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The Texas Construction Trust Fund Act: What You Need to Know

Anyone who has ever been involved in a construction job—be it commercial or residential—is familiar with complex payment process of partial, periodic payments and the downstream flow of money from general contractors to subcontractors or others who performed the work.  Quite frequently, the money received upstream does not make it downstream.  Instead, the money is retained by the contractor, disbursed to other subcontractors, or used for other purposes.  The Texas Construction Trust Fund Act imposes serious legal consequences for such conduct.

Under the Texas Construction Trust Fund Act, payments made to a contractor or subcontractor (or officer, agent, or director) under a construction contract for the improvement of real property in Texas are considered trust funds – and the contractor or subcontractor who is in control of the funds is deemed a trustee. A trustee can face civil, personal, or even criminal liability under the Act. Here is what you need to know:

Civil Liability – A trustee that intentionally or knowingly or with “intent to defraud” retains, uses, or diverts trust funds without first paying all obligations due misapplies the trust funds. “Intent to defraud” can mean:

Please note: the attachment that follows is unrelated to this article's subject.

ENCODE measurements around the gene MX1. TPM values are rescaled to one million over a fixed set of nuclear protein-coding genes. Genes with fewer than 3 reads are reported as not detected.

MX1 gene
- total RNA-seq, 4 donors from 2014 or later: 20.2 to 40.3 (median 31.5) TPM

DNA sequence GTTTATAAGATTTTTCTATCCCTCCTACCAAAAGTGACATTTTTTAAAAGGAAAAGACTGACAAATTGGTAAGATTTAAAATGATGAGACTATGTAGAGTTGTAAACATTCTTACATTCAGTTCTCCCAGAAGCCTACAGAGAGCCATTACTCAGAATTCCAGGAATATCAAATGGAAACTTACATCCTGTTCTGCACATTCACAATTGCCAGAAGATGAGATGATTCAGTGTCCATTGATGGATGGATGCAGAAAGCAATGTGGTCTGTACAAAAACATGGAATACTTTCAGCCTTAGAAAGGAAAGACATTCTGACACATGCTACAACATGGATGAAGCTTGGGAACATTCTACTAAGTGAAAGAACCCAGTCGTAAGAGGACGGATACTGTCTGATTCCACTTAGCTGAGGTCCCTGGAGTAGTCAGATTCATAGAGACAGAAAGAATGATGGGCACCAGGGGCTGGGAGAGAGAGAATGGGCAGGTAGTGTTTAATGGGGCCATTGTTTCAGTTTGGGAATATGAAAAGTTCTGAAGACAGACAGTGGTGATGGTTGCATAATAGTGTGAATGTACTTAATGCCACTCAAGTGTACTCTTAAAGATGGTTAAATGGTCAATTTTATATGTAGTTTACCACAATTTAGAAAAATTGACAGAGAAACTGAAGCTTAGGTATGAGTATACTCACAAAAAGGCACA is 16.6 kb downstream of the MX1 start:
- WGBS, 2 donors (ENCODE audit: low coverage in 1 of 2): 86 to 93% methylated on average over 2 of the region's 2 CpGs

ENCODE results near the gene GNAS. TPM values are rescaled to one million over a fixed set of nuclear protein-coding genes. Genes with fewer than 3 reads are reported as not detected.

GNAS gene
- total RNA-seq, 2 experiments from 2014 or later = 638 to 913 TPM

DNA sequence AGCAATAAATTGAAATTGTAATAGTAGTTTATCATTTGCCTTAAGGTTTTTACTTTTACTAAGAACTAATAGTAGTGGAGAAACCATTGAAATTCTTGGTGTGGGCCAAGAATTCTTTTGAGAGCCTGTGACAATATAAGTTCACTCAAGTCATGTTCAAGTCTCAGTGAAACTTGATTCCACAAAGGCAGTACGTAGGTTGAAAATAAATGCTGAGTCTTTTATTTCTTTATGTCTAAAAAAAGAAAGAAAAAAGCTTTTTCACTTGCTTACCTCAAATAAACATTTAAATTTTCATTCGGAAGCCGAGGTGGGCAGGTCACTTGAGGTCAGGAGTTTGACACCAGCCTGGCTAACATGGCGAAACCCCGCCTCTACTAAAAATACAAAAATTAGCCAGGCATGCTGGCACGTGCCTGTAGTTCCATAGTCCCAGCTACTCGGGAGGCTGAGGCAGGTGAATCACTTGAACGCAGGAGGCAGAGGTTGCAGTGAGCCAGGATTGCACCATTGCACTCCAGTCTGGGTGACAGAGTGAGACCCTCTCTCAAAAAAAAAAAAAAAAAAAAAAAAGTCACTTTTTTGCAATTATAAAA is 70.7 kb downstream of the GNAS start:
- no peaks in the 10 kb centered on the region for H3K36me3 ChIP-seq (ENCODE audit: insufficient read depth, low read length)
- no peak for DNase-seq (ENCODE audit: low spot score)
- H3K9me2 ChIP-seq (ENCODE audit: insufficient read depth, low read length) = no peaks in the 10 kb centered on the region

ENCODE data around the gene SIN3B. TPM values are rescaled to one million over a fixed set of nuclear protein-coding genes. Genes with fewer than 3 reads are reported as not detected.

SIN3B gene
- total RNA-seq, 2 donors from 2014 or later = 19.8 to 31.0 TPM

1)      misapplies the funds to deprive the beneficiary;

2)      misapplies the funds and fails to establish a construction account exclusively for trust funds (required for homestead jobs exceeding $5,000); or

3)      misapplies trust funds obtained through the use of a false affidavit provided to the owner as to the status of payment obligations.

Personal Liability– A company owner, officer, director, or agent who directly or indirectly retains, uses, or diverts trust funds can be held personally liable to the beneficiary of the funds, regardless of whether a corporation or other entity with liability protection was involved. This means whoever has control or direction over the funds is personally liable.

Criminal Liability – A trustee who misapplies funds of $500 or more commits a Class A Misdemeanor (fine up to $4,000 and up to 1 year in jail). If it is proven the trustee acted with the intent to defraud, the crime is elevated to a Third-degree felony (fine up to $10,000 and no more than 10 years in jail). Finally, if a trustee on a residential job fails to establish or maintain a construction account as required by the Act, the trustee commits a Class A Misdemeanor.

The Act does provide certain exceptions and defenses – but the important thing to remember is that the Act has serious legal ramifications when trust funds are not handled correctly.